“When you combine ignorance and leverage, you get some pretty interesting results.”
With the proliferation of ETFs over the past 20 years just about every asset class you can think of has at least a handful of ETFs to choose from. Because of this, providers have had to get creative in bringing “unique” products to market. Some of the more interesting (trying to be kind here) recent offerings have included (yes these are/were real ETFs):
- The Obesity ETF (SLIM) – Basically a mix of biotech, healthcare and weight loss supplement companies. Thinly traded I might add…
- Global X Millennials Thematic ETF (MILN) – Even ETFs are becoming gentrified
- Spirited Funds Whiskey ETF (WSKY) – liquidated in June of 2018 – no pun intended
- Quincy Jones Streaming Music, Media & Entertainment ETF (QJ) – Filed with SEC
- LocalShares Nashville Area ETF (NASH) – No, its not a country music ETF – Also liquidated in 2018
Taking some of these ETFs seriously is a tough task, and many of them are just glorified sector funds with a marketing gimmick attached. They however aren’t the worst offenders in the space. No, that title belongs to leveraged ETFs.
Leveraged ETFs are for investors who aren’t satisfied with only getting the return of whatever index they want to track, they’re for the people who want more. For example, an investor who wants exposure to two times the S&P 500 return could buy the The Direxion Daily S&P 500® Bull 2X Shares (SPUU). Its stated purpose is to “seek a return that is 200% the return of its benchmark index on a single day.” It is this last part that makes holding these types of leveraged ETFs, for even a few days, problematic.
When 2 – 2 = -1
A simple example will illustrate this point. Let’s say that on Day 1, an index starts with a value of 100 and a two times leveraged ETF seeking to double the return of the index starts at $100. If the index drops by 10 points on Day 1, it has a 10% loss and a resulting value of 90. The leveraged ETF would therefore drop 20% on that day and have an ending value of $80. On Day 2, if the index rises 11.1%, the index value increases back to 100. For the ETF, its value for Day 2 would rise by 22.2%, which means the ETF would have a value of $97.8. If you look at each day independently, the ETF performed its stated objective, but if you look at the period as one time frame, the return for the ETF is -2.2%, while the index is flat. The same dynamic occurs with inverse ETFs which seek to yield the inverse return of a particular index. On a single day, these instruments can work as intended, but holding onto them often erodes returns.
Here is a year to date chart of the S&P 500 Index versus the two times leveraged ETF (SPUU):
Year to date the total return of the S&P 500 is +10.3%. Two times that should be +20.6%. SPUU is up only 17.8%, a -2.8% difference in less than 9 months.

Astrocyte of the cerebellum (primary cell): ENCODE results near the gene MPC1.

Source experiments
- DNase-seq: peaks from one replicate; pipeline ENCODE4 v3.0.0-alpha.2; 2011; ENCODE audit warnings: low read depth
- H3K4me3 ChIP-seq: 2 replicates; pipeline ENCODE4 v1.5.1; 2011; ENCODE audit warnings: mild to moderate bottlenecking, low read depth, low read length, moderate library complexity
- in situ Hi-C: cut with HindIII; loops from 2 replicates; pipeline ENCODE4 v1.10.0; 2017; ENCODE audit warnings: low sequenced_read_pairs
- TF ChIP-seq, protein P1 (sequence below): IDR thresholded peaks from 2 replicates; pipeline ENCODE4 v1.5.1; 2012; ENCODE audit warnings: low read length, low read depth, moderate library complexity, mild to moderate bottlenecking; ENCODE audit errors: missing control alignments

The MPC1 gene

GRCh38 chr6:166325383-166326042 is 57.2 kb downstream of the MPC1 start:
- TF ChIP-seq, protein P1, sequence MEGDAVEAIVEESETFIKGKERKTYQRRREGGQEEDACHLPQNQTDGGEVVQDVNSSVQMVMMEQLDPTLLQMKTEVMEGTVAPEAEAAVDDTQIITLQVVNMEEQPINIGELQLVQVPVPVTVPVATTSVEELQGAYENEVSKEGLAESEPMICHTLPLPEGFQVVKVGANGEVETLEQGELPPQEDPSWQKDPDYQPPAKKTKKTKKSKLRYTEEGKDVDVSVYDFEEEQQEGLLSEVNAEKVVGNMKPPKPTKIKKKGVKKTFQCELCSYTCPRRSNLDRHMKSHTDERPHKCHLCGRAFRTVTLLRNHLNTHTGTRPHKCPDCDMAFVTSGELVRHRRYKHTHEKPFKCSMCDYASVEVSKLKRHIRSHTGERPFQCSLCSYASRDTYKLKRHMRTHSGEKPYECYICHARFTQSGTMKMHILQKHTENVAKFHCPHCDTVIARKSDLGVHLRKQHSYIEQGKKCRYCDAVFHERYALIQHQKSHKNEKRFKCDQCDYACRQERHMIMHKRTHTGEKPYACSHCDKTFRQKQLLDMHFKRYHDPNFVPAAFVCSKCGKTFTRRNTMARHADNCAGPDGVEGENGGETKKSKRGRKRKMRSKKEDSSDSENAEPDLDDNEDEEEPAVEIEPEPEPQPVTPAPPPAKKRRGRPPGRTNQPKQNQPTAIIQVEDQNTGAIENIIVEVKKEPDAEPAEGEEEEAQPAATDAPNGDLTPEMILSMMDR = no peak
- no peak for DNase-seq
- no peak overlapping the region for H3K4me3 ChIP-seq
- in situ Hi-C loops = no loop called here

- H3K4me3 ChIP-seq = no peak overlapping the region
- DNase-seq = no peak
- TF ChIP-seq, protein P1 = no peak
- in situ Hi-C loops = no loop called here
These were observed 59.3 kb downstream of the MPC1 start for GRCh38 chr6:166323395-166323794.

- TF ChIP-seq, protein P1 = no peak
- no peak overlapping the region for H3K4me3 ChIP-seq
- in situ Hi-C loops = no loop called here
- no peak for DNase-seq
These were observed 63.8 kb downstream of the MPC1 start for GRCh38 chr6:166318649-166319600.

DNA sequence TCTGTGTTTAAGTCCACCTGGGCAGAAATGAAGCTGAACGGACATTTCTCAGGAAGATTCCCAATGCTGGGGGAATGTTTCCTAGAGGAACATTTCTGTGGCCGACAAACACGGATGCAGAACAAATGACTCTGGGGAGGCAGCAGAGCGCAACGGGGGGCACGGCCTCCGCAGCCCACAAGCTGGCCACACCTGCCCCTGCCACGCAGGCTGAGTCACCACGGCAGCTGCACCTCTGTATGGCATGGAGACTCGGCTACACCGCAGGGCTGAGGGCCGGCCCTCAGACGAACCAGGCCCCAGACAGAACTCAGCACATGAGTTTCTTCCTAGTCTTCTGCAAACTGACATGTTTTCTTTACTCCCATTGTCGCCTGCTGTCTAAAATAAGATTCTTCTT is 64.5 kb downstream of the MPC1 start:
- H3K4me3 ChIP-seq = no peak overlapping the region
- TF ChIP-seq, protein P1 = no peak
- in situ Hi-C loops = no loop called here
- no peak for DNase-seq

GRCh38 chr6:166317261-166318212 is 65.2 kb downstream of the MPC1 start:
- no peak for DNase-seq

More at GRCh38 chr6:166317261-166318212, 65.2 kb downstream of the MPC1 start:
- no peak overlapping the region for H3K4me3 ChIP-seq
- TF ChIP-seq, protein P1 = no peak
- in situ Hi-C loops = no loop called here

These things are expensive too. The Direxion Daily S&P 500® Bull 2X Shares ETF we mentioned above has an net expense ratio of 0.67%, while Vanguard’s S&P 500 ETF costs just 0.04%.
This year has been positive, so despite the fact that performance hasn’t truly been two times the S&P return, you probably don’t mind being up “only” +17%. What happens when returns aren’t so positive? In 2015, the S&P was up +1.4% and SPUU was actually down -1%. Markets were relatively choppy during the latter half of that year and that daily characteristic of leveraged ETFs eroded returns. ProShares Ultra S&P 500 ETF is another example of a 2 times levered ETF. It has the same objective as SPUU, and as you’d expect, the laws of mathematics don’t change just because the name does.
In 2011, when the S&P 500 was up +2.1% you’d expect the PowerShares ETF to be up north of that right? Well, it was down nearly -3%.
Up until this point, we’ve just given examples of levered ETFs that track the S&P 500. There are some that track oil, currencies, emerging market countries etc. Some will even seek to lever returns up to 4 times!! More volatile asset classes, more leverage… Just take the dynamics above and magnify them.
Maybe I’m unfairly criticizing these things. They can make some sense for active traders whose holding period is measured in minutes, not years. If you read the fine print, they generally perform as advertised (i.e. on a daily basis), but they also do a number of things wrong in my opinion: 1) They encourage short time horizons 2) they’re unduly expensive and 3) the name alone causes investors to assume they’re getting a type of exposure that in reality, is not the case.
So even if you think an index is due for a banner year, beware leveraged ETFs because +2 and -2 may not sum to zero.
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